In order to simulate the effects of variation on the utilization, and taking into consideration demand and capacity, a valuable instrument is a time-based capacity planning model. Such a model takes into account, timings (set-up, cycle, uptime), routings (operation steps, losses), demand (per individual product), resources (machinery/production equipment, shift patterns), shifts (available hours per day) and financials (throughput per product).

In load analysis, the time-based capacity planning model accurately demonstrates the level of utilization on the basis of demand and capacity, taking into account variations, i.e. quality (scrap) or machine breakdowns. Furthermore, the summarized times needed for changeovers are revealed.

As described in the following paragraph there is also another time-based variation namely so called arrival variation which is induced by erroneous master data parameters in the ERP system. This inherent variation confounds efforts to smoothing arrival demand.

In opposition to classical batch size calculation methods (EOQ and the like) a time-based capacity planning model allows a determination of the available leftover time based on the calculated load. This leftover time is to be considered as available for a deterministic number of changeovers. The minimum (approximate) batch size is calculated on the maximum numbers of changeovers possible within the available leftover time. In my calculations this rationale has proven to be working well, as it is only committing a batch size that protects the resource from turning into a bottleneck.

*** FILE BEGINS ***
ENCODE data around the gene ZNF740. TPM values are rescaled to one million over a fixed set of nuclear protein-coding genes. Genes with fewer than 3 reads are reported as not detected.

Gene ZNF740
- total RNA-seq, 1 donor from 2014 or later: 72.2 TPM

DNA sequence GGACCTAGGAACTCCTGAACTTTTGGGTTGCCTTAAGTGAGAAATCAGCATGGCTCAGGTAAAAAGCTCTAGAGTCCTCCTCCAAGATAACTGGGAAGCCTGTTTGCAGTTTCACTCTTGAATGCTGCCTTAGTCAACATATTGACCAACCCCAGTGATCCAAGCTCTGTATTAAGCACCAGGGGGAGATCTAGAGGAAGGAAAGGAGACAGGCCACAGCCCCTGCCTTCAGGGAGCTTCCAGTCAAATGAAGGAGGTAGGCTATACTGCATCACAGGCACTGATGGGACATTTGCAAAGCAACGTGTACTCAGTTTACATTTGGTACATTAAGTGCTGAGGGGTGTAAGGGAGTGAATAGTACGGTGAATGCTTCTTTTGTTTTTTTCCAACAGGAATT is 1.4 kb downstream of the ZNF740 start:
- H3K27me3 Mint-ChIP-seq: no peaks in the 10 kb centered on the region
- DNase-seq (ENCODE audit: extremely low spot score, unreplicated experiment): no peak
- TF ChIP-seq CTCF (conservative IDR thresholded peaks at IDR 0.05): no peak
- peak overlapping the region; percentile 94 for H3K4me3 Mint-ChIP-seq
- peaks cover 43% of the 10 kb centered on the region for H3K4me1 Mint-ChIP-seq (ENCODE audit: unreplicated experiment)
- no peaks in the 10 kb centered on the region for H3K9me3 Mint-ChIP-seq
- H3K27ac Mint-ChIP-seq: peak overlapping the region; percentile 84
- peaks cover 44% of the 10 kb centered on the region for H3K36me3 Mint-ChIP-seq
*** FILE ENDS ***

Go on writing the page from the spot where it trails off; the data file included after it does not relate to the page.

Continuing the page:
Lead-time analysis and variations

As most manufacturing companies operate ERP systems, the availability of accurate lead-time or other timing information is seemingly of no concern. Nonetheless, I am voicing a word of caution in this context. Unfortunately all too often such master data proofs have found to be incorrect at closer scrutiny. To recognize the true capabilities of an organization my suggestion is to apply the Little’s law queuing theorem. Most useful is the determination of the calculated lead-time of a value stream. The applied formula is an adaptation of WIP=Throughput x Lead- time, hence Lead-time = WIP / Throughput.

The definitions for these equations’ parameters are (Caroli, 2018):

  • “Lead -time is the time between the initiation and delivery of a work item”
  • “WIP – Work in Progress; the number of work items in the system. Work that has been
    started, but not yet completed”
  • “Throughput is the rate at which items are passing through the system”